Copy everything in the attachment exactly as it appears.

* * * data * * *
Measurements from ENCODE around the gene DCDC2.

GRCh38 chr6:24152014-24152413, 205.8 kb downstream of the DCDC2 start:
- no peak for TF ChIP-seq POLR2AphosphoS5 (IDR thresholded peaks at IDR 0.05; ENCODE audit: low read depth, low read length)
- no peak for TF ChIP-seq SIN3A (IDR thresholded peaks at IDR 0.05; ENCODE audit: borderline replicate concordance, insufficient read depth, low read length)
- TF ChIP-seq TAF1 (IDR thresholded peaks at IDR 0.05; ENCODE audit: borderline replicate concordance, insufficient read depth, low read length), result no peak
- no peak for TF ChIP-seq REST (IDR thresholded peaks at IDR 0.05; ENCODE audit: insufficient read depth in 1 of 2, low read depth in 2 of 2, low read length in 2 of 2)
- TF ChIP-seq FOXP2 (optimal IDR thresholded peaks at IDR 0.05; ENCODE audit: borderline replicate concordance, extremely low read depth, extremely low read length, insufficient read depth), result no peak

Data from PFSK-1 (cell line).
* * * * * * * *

Measurements from ENCODE around the gene DCDC2.

GRCh38 chr6:24152014-24152413, 205.8 kb downstream of the DCDC2 start:
- no peak for TF ChIP-seq POLR2AphosphoS5 (IDR thresholded peaks at IDR 0.05; ENCODE audit: low read depth, low read length)
- no peak for TF ChIP-seq SIN3A (IDR thresholded peaks at IDR 0.05; ENCODE audit: borderline replicate concordance, insufficient read depth, low read length)
- TF ChIP-seq TAF1 (IDR thresholded peaks at IDR 0.05; ENCODE audit: borderline replicate concordance, insufficient read depth, low read length), result no peak
- no peak for TF ChIP-seq REST (IDR thresholded peaks at IDR 0.05; ENCODE audit: insufficient read depth in 1 of 2, low read depth in 2 of 2, low read length in 2 of 2)
- TF ChIP-seq FOXP2 (optimal IDR thresholded peaks at IDR 0.05; ENCODE audit: borderline replicate concordance, extremely low read depth, extremely low read length, insufficient read depth), result no peak

Data from PFSK-1 (cell line).